I would reach out to a humanitarian organization and ask for advice. You don't want your goods to be returned for improper documentation. I would start with the Red Cross. Along the same lines, you could also donate to a charity that will deliver the goods for you.

I'm going to be visiting Washington shortly and am hoping to try Dungeness crabs while there. I know it's out of season, but are there any places where it might still be a possibility?

I would skip the crabs this year and indulge in another local specialty, like salmon, oysters or apples. The  Washington Department of Fish and Wildlife closed two crabbing areas this season, due to harvest declines of 88 to 90 percent. Maybe we should give the crabs a year off?

Hamilton Station, in Hamilton NJ, is a great place to jump on Jersey transit. This will take you directly to Penn Station in NYC. Jersey transit is less expensive than Amtrak and has excellent Senior and child discounts. My sister lived in NYC for a decade and we have gotten there every way possible. This was one of the cheaper methods (family of four and kids were small). Still a long drive from DC but not as long as NYC, parking was reasonable. For total convenience and price not being an issue. Hop on Amtrak and away you go! When it was just me, this is what I did.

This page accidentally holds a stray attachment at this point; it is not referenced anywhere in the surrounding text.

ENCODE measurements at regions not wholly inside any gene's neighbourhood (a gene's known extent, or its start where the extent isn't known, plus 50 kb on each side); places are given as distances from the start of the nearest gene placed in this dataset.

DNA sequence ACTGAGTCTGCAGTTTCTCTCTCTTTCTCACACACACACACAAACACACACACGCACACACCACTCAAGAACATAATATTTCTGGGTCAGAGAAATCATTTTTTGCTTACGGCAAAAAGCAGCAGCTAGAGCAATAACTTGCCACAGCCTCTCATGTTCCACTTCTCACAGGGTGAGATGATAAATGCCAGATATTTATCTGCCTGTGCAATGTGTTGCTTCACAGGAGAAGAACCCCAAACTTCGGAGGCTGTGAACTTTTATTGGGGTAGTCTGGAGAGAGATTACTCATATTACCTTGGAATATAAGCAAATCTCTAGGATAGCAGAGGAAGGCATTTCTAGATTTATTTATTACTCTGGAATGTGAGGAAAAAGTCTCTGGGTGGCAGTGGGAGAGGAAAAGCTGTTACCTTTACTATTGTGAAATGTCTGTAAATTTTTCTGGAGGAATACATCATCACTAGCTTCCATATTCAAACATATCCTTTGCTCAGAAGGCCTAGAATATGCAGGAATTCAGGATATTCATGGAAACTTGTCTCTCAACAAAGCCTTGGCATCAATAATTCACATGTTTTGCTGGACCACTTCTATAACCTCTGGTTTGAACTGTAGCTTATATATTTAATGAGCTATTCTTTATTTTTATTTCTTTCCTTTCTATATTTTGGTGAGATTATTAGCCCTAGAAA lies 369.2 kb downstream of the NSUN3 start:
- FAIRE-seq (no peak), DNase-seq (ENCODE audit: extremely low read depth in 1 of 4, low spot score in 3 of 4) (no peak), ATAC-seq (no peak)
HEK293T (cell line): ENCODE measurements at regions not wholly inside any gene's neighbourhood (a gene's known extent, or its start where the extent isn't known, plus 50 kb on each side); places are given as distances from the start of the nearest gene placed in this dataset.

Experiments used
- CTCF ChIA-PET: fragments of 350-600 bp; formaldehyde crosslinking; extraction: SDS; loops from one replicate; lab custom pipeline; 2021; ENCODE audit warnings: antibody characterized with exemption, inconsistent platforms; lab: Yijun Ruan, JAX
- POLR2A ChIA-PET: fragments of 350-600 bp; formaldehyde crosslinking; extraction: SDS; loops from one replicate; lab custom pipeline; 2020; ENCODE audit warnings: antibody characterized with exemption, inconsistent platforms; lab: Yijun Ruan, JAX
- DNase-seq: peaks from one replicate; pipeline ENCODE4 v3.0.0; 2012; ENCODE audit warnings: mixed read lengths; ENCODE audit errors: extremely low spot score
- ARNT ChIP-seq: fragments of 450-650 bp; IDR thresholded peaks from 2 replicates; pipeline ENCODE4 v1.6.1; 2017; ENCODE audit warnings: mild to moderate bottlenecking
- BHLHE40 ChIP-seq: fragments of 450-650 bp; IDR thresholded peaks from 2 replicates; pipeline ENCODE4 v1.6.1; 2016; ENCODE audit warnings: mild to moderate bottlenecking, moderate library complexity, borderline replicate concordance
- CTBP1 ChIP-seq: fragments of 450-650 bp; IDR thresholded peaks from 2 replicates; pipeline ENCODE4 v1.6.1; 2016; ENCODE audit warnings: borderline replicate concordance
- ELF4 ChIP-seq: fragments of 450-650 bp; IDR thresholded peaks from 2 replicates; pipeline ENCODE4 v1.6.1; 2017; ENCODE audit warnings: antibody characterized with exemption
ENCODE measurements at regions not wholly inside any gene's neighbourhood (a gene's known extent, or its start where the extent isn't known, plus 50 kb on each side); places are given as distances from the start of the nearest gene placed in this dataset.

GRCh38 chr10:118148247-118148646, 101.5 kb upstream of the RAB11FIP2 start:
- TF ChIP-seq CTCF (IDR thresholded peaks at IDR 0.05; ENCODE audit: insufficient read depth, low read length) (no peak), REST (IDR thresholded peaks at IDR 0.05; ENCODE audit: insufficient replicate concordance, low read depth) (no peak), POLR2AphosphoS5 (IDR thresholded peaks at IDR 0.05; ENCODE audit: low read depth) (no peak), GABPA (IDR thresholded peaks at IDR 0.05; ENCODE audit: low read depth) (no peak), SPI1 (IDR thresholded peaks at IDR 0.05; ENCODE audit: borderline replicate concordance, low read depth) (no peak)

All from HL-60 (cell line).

Make sure you check out the parking regulations and costs beforehand. 

Is there a best cruise line/ship for a three-generation extended family with at least 5 under-6yo kids for Alaska destination cruises? And is Ketchikan a special place to dock that's vastly different form Juneau/Skagway? Thanks.

Juneau is a much bigger city than Skagway or Ketchikan. I enjoyed Ketchikan the most out of those three ports -- lovely totem p0les. As for cruise lines/ships, with that sort of crowd, I'd probably go with a larger and/or newer vessel that caters to children. Look at the Norwegian Bliss, Royal Caribbean Ovation of the Seas and Holland America's Nieuw Amsterdam to start.